I read with interest, “Marine Hearings Buoyed by Non Profits” in the Feb. 11 edition.
As associate director of Orange County Coastkeeper and a member of the South Coast Regional Stakeholder Group that developed the new Marine Protected Areas I spent substantial time on this issue and would like to take the opportunity to provide some missing facts.
First, the statement that it was a “little known fact” that the public outreach and participation process for the Marine Life Protection Act was funded by non-profits is off the mark. The memorandum of understanding between the state and the funders has been posted on the California Department of Fish and Game website for five years, and everyone involved in the process was well aware of the source of the funding.
Another point left out was the funding provided by the same non-profits to the opponents of the process to assure their views were heard. Both United Anglers and the Fisherman’s Information Network received large grants to participate in the process and produce proposals for consideration.
Additionally a group with the misleading name Partnership for Sustainable Oceans (PSO), funded by fishing tackle manufacturers to sink ocean protection efforts, poured millions of their own dollars into the process to influence the outcome.
Every regional stakeholder was provided a stipend to assist with travel costs to the numerous meetings we all attended. The goal of this funding was to allow the community to have a voice in the creation of Marine Protected Areas. Locals participated in record numbers in public testimony and mailed comments, all taken into account by decision makers who ultimately adopted a fair and balanced plan that will keep our ocean and coastal economy healthy for the long-term.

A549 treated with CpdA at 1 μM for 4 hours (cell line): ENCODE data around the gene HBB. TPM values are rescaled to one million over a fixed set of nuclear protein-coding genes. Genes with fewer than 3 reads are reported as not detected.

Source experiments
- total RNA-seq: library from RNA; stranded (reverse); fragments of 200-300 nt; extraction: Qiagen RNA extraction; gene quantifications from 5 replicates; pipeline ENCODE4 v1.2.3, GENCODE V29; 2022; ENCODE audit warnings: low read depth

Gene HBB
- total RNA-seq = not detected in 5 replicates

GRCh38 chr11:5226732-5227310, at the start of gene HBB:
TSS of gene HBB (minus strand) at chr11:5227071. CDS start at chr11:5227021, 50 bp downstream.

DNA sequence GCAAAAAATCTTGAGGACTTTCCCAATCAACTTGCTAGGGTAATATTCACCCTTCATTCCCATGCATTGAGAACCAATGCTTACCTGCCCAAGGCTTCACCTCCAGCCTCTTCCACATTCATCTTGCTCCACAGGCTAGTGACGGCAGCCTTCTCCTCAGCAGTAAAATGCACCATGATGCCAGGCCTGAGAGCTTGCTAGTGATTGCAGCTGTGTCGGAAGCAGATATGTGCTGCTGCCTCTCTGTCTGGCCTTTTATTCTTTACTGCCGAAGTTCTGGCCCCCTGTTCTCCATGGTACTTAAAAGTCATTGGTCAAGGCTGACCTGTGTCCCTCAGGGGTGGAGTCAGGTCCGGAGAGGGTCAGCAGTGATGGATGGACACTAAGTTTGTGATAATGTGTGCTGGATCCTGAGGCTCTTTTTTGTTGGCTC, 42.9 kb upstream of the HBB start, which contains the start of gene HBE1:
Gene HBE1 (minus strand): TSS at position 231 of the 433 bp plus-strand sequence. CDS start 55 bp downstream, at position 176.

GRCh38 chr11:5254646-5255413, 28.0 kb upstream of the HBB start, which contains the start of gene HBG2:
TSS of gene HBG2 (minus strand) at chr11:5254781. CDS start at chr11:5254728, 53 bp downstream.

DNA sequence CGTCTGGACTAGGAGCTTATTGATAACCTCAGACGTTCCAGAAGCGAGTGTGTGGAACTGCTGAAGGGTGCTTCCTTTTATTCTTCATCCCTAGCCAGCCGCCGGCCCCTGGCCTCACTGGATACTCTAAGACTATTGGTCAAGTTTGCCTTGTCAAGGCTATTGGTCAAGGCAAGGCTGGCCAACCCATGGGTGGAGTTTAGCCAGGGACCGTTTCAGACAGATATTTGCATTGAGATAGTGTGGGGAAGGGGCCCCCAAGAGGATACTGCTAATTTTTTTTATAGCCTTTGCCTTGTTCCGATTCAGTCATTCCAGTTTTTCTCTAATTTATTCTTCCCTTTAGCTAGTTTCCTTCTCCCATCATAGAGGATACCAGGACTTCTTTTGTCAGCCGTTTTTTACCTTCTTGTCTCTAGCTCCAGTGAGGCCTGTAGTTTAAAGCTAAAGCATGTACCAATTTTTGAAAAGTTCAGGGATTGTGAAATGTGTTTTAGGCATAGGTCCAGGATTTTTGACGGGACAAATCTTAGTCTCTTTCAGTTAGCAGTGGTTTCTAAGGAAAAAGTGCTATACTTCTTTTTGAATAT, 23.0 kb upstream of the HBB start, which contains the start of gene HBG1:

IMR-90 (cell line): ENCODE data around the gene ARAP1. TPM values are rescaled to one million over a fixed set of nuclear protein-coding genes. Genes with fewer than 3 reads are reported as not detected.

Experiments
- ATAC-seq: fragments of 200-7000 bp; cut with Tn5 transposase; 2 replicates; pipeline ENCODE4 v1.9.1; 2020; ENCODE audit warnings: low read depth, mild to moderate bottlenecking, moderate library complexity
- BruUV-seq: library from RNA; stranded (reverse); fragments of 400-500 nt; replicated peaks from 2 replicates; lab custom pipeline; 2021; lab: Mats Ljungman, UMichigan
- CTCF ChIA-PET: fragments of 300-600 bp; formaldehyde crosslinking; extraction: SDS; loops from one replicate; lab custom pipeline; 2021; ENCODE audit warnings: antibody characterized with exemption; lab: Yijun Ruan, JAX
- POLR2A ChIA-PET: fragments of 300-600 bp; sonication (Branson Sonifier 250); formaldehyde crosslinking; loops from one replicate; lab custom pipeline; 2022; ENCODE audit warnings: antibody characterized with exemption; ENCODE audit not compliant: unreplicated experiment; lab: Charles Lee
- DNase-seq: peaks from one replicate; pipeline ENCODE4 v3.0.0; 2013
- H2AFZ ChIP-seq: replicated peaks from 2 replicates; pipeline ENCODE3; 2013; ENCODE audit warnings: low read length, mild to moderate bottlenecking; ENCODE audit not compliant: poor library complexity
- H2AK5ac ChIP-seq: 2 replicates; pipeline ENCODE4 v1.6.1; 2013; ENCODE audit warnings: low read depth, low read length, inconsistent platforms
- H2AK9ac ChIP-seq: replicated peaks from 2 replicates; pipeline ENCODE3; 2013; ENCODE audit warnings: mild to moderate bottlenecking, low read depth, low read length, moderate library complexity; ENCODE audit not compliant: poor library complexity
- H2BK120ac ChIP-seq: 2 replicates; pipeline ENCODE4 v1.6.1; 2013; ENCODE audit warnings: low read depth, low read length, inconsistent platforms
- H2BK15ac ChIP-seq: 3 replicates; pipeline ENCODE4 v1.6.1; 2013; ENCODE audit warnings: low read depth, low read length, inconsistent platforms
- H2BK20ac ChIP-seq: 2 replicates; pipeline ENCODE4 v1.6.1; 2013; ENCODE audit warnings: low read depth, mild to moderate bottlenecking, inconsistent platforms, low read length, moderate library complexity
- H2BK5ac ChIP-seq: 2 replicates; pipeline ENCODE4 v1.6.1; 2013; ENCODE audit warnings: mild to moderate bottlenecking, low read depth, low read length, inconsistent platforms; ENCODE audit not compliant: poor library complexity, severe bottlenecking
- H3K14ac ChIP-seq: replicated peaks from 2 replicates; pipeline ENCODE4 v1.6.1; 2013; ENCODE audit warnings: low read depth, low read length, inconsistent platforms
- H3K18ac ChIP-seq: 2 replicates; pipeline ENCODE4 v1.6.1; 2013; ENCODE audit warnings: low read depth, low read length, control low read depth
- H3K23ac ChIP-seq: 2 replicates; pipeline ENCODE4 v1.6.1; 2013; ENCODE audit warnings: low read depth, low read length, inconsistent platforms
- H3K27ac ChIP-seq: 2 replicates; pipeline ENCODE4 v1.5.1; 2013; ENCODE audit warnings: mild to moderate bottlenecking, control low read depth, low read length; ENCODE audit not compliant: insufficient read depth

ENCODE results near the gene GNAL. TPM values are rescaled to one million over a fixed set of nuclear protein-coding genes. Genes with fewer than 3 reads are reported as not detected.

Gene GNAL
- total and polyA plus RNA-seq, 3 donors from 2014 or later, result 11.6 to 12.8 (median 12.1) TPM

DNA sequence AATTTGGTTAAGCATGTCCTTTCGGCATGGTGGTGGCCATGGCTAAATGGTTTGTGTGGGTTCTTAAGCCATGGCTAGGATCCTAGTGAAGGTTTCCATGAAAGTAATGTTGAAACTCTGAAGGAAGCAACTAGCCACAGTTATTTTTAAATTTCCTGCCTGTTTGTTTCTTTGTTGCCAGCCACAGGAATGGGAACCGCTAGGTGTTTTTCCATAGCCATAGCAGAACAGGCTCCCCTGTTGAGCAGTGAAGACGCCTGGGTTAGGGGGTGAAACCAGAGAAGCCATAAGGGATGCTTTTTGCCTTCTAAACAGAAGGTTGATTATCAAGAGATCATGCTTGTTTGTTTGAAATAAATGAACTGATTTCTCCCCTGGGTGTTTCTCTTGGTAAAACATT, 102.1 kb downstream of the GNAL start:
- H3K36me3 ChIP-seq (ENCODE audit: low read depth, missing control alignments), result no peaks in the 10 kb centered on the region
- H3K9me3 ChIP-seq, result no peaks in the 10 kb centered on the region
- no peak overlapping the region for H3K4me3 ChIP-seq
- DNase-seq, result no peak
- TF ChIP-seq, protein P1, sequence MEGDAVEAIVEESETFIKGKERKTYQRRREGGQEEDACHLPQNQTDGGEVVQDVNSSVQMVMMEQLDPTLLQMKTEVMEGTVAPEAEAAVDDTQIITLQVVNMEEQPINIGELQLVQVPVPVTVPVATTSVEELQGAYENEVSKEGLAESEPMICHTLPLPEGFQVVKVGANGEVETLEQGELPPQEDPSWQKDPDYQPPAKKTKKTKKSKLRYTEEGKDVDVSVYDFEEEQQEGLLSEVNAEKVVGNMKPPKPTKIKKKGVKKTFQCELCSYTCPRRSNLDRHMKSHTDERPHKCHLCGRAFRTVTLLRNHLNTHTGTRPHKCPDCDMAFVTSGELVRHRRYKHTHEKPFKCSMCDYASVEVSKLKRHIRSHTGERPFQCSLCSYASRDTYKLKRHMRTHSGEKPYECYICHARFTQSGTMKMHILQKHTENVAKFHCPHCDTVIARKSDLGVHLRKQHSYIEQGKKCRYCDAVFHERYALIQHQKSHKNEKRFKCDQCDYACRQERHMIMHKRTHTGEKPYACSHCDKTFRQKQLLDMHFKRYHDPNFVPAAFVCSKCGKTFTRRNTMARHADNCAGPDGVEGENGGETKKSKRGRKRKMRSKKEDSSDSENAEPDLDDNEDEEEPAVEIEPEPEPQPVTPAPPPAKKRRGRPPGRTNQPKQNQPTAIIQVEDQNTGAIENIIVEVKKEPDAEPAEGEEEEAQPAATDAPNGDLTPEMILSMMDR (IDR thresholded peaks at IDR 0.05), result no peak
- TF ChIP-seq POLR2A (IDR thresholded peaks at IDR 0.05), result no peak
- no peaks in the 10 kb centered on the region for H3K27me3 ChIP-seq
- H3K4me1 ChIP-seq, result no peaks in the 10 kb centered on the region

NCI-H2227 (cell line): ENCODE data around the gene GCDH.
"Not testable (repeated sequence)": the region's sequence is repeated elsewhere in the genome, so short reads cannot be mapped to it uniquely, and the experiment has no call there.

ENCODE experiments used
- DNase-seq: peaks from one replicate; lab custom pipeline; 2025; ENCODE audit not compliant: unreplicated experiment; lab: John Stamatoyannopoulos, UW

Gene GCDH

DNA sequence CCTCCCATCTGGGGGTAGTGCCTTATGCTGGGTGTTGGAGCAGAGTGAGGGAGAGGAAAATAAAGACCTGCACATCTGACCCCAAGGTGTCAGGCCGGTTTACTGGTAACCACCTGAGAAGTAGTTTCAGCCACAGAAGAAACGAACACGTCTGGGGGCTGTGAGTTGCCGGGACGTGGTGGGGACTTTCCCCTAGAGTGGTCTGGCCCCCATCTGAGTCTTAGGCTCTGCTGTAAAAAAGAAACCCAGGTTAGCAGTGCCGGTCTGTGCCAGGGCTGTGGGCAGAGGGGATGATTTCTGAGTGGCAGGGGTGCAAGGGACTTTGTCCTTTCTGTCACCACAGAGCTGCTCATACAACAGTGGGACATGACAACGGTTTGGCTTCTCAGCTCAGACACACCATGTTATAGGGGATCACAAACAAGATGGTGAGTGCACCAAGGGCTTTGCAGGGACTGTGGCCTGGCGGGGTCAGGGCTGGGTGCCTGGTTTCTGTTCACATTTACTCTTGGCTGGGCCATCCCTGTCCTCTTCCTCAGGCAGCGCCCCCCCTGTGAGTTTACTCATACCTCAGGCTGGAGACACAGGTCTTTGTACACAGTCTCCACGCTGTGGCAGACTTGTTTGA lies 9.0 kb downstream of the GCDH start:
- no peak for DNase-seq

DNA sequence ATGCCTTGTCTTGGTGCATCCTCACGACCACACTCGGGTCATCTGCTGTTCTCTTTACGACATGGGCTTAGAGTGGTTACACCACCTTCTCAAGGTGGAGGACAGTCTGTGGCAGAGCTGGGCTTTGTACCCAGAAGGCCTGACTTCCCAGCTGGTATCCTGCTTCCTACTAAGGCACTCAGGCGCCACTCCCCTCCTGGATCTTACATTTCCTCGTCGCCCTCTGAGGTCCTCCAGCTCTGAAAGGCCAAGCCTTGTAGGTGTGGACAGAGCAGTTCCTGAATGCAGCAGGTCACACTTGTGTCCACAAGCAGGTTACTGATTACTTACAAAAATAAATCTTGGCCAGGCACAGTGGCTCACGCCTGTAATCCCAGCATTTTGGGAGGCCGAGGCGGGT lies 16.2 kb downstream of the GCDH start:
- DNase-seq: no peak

As stated in the article, the non-profit funders had no say over the direct decision making. This was the exact opposite for the stakeholders receiving PSO funding; all were required to stick to a pre designed proposal and were ostracized if they strayed from their script by enforcers in the room watching them. Luckily there were a number of representatives of the fishing community that stayed independent and made substantial contributions to the success of the process.
The non-profit funding provided a great service to the state by allowing the public to participate in implementing a law supported by a majority of residents.
Now the anti MLPA crowd is suing to stop the process because they did not achieve what they wanted. We are all lucky that the funding for the process was available without the state having to cover all the costs. It is time to quit trying to spin a benefit into a problem.
Ray Hiemstra, Costa Mesa